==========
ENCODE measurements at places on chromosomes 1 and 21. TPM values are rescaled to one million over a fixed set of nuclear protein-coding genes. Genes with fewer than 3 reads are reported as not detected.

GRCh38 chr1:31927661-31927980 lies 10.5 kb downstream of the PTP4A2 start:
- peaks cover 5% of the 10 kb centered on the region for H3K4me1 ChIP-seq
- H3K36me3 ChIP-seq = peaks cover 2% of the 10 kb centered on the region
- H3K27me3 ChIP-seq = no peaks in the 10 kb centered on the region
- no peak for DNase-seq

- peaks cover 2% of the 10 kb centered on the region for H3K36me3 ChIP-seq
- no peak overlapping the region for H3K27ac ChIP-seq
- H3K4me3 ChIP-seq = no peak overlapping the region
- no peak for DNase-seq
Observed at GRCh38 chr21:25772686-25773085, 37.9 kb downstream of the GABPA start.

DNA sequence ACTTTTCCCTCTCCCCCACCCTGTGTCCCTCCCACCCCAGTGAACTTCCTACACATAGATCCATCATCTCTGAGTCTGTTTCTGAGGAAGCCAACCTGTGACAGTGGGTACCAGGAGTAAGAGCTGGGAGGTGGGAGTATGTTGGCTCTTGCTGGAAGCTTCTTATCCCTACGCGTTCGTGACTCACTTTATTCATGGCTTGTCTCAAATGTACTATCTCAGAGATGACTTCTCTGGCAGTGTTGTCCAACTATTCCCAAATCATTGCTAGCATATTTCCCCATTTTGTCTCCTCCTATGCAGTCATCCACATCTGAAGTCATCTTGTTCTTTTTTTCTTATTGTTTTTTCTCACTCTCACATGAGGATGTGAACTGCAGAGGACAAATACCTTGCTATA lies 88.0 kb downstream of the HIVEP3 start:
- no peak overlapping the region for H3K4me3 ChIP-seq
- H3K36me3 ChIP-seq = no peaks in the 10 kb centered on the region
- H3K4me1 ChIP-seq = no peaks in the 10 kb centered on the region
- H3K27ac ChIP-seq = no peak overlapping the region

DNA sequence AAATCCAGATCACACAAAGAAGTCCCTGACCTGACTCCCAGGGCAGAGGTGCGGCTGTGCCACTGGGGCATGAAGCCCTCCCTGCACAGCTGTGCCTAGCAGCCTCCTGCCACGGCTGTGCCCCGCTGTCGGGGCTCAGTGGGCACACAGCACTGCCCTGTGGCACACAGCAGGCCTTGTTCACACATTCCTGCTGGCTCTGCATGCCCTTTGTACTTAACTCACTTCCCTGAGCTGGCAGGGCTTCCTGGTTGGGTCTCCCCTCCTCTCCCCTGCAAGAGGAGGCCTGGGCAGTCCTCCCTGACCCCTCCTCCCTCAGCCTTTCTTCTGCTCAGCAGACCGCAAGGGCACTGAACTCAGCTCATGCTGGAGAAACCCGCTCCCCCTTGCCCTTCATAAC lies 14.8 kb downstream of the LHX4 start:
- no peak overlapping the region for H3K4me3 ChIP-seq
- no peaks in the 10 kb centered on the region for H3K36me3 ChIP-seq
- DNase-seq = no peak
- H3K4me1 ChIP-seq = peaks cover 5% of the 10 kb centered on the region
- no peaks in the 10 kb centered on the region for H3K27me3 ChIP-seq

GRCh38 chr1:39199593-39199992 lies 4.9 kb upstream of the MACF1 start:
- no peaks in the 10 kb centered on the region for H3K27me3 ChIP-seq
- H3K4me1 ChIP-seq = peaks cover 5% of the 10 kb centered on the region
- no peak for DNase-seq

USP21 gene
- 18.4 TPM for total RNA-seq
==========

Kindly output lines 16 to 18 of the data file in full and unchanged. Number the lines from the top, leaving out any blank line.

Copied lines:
- H3K27ac ChIP-seq = no peak overlapping the region

DNA sequence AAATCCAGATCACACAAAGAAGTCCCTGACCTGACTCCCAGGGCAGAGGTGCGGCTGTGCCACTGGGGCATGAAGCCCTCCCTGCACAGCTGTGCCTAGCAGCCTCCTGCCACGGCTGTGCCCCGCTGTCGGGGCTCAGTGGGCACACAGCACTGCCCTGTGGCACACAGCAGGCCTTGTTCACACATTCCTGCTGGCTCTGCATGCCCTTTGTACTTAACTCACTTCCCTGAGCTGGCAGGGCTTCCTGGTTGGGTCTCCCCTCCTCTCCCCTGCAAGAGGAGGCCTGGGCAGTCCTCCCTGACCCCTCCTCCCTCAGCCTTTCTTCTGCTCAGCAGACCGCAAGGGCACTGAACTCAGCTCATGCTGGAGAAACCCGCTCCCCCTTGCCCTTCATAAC lies 14.8 kb downstream of the LHX4 start:
- no peak overlapping the region for H3K4me3 ChIP-seq